The Water Environment Federation (WEF) proudly announces the 2019 WEF Awards recipients for individuals and organizations that have made outstanding contributions to the sustainability of water resources and made a profound impact on the future of the water profession.
“The Water Environment Federation is extremely proud to honor the incredible contributions of these individuals and organizations in protecting one of the world's most valuable resources and contributing to their communities,” said Eileen O’Neill, WEF Executive Director.
The 2019 recipients for Individual Service and Contribution Awards and Organization and Association Recognition Awards are:
Camp Applied Research Award: H. David Stensel
The Camp Applied Research Award recognizes a WEF Member who demonstrates a unique application of basic research or fundamental principles through the design or development of a wastewater collection or treatment system. University of Washington professor H. David Stensel is known for his extensive outreach, particularly his collaboration in developing key portions of the Metcalf & Eddy wastewater engineering textbook. Stensel’s research and development work in nutrient removal processes is particularly important because of its impact in making such systems less costly and easier to operate with improved reliability.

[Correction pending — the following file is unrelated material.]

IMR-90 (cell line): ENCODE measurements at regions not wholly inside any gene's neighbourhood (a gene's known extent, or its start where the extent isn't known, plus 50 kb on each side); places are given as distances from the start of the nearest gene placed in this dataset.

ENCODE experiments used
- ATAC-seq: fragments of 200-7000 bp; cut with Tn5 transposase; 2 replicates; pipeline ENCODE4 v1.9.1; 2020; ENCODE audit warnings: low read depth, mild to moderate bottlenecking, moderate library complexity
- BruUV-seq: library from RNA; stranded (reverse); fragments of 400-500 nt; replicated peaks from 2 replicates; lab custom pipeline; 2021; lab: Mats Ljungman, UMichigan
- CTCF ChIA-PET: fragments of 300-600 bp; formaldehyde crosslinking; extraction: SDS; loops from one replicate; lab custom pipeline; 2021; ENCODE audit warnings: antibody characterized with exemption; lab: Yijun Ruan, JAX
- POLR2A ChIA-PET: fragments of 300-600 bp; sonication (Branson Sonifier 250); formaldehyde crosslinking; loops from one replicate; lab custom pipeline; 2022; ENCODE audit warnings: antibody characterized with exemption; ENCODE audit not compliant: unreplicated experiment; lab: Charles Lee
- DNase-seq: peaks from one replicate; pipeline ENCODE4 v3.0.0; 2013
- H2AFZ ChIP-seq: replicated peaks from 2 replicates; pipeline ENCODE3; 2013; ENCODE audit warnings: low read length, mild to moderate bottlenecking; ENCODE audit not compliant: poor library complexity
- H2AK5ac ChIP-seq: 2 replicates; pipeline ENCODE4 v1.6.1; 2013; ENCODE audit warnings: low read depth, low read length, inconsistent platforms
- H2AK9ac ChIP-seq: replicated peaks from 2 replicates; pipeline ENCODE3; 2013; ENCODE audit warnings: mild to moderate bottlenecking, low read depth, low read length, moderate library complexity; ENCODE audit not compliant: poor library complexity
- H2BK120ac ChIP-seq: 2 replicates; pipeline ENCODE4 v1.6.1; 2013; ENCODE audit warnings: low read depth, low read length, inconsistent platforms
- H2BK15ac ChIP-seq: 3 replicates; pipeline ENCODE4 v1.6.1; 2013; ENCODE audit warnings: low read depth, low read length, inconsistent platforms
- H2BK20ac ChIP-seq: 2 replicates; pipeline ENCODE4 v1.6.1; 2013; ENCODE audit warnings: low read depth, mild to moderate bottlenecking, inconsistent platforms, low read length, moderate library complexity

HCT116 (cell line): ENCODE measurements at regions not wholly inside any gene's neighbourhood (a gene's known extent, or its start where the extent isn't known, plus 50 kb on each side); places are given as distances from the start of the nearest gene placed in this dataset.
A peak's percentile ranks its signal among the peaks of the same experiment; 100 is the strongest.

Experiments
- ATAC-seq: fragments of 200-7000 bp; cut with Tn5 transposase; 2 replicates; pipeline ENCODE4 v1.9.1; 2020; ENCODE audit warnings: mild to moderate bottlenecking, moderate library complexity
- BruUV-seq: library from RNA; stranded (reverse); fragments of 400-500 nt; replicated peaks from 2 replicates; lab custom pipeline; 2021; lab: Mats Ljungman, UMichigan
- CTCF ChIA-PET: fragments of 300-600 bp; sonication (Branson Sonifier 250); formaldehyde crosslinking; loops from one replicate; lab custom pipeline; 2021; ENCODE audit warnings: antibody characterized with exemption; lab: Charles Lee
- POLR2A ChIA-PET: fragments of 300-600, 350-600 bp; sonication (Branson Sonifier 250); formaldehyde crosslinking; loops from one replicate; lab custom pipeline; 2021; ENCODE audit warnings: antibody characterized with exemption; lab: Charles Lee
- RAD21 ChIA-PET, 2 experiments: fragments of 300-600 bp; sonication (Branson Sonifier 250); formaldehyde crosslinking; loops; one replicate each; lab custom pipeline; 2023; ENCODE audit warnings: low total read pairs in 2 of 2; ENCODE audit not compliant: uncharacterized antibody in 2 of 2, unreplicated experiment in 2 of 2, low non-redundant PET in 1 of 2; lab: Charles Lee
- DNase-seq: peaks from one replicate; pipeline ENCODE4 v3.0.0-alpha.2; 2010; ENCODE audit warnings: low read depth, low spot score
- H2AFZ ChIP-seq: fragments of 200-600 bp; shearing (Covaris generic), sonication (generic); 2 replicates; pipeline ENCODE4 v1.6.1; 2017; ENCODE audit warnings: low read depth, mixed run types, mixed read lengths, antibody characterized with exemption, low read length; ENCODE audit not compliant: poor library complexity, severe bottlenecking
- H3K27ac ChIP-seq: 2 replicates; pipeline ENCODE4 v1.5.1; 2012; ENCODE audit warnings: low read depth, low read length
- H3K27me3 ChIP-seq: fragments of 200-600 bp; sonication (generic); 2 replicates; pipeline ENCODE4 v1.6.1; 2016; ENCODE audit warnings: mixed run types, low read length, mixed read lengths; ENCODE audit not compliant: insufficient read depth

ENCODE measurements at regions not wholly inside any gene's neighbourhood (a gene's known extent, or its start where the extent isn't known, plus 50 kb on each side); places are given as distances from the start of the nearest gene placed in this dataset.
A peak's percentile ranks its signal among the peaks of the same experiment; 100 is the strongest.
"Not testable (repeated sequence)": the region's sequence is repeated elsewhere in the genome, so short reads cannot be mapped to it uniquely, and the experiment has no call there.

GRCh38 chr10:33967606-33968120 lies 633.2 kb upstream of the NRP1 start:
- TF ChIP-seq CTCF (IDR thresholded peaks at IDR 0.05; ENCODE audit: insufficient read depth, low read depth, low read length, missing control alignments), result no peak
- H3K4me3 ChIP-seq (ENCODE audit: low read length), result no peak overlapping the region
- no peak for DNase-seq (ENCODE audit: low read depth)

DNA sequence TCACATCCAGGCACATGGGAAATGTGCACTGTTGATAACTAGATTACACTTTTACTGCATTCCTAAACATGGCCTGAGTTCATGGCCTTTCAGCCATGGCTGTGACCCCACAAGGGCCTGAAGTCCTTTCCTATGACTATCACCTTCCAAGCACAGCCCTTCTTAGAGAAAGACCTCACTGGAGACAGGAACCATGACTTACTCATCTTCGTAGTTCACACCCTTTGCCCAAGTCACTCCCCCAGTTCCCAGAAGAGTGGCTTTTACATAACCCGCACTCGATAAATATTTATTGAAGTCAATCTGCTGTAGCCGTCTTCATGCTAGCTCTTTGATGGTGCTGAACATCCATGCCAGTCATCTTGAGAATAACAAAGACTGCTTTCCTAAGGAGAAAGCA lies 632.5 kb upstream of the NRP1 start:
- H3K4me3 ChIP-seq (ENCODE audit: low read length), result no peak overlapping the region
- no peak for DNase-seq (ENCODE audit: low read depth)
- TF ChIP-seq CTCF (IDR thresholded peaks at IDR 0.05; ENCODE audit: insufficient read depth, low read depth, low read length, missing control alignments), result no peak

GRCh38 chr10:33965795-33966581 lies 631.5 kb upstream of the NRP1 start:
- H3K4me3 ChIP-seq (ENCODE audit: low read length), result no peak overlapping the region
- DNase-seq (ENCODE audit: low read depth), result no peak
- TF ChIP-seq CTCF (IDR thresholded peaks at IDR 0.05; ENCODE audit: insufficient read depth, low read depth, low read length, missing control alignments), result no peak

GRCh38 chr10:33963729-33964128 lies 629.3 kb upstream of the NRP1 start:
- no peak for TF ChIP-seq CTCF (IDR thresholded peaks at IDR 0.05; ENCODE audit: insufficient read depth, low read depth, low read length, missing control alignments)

Emerson Distinguished Service Medal: Jeanette Brown
The Emerson Medal is presented to an individual whose significant career contributions to the WEF and the water environment profession merit recognition. Jeanette Brown has taught wastewater treatment courses at Manhattan College since 2002, and has contributed to WEF Manuals of Practice, technical publications that are industry standards. Brown also has several applied research accomplishments and she has served as principal investigator for several research projects.
Ralph Fuhrman Medal for Outstanding Water Quality Academic-Practice Collaboration: April Gu, Charles Bott, James Barnard, Peter Schauer, Andrew Shaw, Imre Takacs and Paul Dombrowski